def decodeUCoordinate(u, bits):
    u_list = [ord(b) for b in u]
    # Ignore any unused bits.
    if bits % 8:
        u_list[-1] &= (1<<(bits%8))-1
    return decodeLittleEndian(u_list, bits)

def encodeUCoordinate(u, bits):
    u = u % p
    return ''.join([chr((u >> 8*i) & 0xff) for i in range((bits+7)/8)])

Scalars are assumed to be randomly generated bytes. For X25519, in order to decode 32 random bytes as an integer scalar, set the three least significant bits of the first byte and the most significant bit of the last to zero, set the second most significant bit of the last byte to 1 and, finally, decode as little-endian. This means that resulting integer is of the form 2^254 + 8 * {0, 1, ..., 2^(251) - 1}. Likewise, for X448, set the two least significant bits of the first byte to 0, and the most significant bit of the last byte to 1. This means that the resulting integer is of the form 2^447 + 4 * {0, 1, ..., 2^(445) - 1}.

def decodeScalar25519(k):
    k_list = [ord(b) for b in k]
    k_list[0] &= 248
    k_list[31] &= 127
    k_list[31] |= 64
    return decodeLittleEndian(k_list, 255)

def decodeScalar448(k):
    k_list = [ord(b) for b in k]
    k_list[0] &= 252
    k_list[55] |= 128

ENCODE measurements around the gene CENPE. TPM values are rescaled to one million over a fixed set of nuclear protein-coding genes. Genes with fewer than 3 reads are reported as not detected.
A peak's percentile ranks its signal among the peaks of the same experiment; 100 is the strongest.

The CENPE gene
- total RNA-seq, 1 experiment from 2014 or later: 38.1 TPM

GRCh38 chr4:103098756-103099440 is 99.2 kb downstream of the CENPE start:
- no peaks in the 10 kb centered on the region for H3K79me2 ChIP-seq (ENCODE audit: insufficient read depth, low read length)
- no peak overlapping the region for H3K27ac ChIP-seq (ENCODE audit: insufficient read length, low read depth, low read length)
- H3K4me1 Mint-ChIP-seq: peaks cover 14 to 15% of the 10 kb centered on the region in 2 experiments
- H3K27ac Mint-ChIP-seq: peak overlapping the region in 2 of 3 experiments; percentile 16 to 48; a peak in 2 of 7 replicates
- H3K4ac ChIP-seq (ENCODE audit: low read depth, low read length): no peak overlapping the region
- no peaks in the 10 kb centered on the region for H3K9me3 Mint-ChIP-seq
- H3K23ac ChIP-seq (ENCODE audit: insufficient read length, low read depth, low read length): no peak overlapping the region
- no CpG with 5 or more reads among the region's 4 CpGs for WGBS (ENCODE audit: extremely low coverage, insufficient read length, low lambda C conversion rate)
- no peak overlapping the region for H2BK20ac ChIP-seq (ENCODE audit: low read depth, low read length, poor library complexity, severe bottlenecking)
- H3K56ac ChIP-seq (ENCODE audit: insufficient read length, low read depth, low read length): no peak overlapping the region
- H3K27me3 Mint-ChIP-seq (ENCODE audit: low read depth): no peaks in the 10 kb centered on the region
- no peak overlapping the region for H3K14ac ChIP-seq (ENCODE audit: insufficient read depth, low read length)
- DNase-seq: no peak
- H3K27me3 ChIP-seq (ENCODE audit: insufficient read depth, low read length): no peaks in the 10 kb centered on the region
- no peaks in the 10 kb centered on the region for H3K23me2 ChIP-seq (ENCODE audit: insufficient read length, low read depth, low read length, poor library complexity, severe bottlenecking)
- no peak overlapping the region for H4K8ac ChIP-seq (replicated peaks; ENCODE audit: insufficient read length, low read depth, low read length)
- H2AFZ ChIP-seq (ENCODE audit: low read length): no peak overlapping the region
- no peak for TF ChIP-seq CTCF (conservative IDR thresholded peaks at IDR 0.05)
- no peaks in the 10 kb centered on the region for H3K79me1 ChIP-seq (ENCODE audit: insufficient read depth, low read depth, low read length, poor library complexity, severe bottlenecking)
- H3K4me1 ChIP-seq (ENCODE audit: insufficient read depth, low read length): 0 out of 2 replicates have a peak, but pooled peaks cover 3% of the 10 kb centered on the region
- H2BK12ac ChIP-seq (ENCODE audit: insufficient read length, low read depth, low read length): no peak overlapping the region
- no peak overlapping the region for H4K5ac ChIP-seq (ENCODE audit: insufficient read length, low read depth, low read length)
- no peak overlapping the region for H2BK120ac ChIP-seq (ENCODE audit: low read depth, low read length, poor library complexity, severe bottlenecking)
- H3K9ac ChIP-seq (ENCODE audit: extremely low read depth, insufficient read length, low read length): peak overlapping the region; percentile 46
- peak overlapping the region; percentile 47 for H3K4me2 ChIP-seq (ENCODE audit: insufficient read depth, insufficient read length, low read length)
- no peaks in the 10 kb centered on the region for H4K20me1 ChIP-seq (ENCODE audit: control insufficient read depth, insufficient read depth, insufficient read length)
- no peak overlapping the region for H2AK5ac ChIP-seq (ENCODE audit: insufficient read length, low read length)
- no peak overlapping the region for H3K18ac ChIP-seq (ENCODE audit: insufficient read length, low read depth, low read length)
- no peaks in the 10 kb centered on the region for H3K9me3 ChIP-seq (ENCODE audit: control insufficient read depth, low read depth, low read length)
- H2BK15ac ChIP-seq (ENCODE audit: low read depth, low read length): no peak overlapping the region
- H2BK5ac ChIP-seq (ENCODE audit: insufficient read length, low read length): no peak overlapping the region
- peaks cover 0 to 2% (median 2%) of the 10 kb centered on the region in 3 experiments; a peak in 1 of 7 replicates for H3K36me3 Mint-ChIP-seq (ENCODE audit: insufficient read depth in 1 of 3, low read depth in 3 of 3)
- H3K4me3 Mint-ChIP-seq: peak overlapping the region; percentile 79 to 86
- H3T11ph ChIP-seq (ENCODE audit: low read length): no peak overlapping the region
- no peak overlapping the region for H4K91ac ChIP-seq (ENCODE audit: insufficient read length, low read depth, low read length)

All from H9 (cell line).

return decodeLittleEndian(k_list, 448)

To implement the X25519(k, u) and X448(k, u) functions (where k is the scalar and u is the u-coordinate) first decode k and u and then perform the following procedure, which is taken from [curve25519] and based on formulas from [montgomery]. All calculations are performed in GF(p), i.e., they are performed modulo p. The constant a24 is (486662 - 2) / 4 = 121665 for curve25519/X25519 and (156326 - 2) / 4 = 39081 for curve448/X448.

x_1 = u
x_2 = 1
z_2 = 0
x_3 = u
z_3 = 1
swap = 0

For t = bits-1 down to 0:
    k_t = (k >> t) & 1
    swap ^= k_t
    // Conditional swap; see text below.
    (x_2, x_3) = cswap(swap, x_2, x_3)
    (z_2, z_3) = cswap(swap, z_2, z_3)
    swap = k_t

    A = x_2 + z_2
    AA = A^2
    B = x_2 - z_2
    BB = B^2
    E = AA - BB
    C = x_3 + z_3
    D = x_3 - z_3
    DA = D * A
    CB = C * B
    x_3 = (DA + CB)^2
    z_3 = x_1 * (DA - CB)^2
    x_2 = AA * BB
    z_2 = E * (AA + a24 * E)

// Conditional swap; see text below.
(x_2, x_3) = cswap(swap, x_2, x_3)
(z_2, z_3) = cswap(swap, z_2, z_3)
Return x_2 * (z_2^(p - 2))

(Note that these formulas are slightly different from Montgomery's original paper. Implementations are free to use any correct formulas.)

Finally, encode the resulting value as 32 or 56 bytes in little-endian order. For X25519, the unused, most-significant bit MUST be zero.

The cswap function SHOULD be implemented in constant time (i.e. independent of the swap argument). For example, this can be done as follows:

cswap(swap, x_2, x_3):
      dummy = mask(swap) AND (x_2 XOR x_3)
      x_2 = x_2 XOR dummy
      x_3 = x_3 XOR dummy
      Return (x_2, x_3)

Where mask(swap) is the all-1 or all-0 word of the same length as x_2 and x_3, computed, e.g., as mask(swap) = 0 - swap.

5.1. Side-channel considerations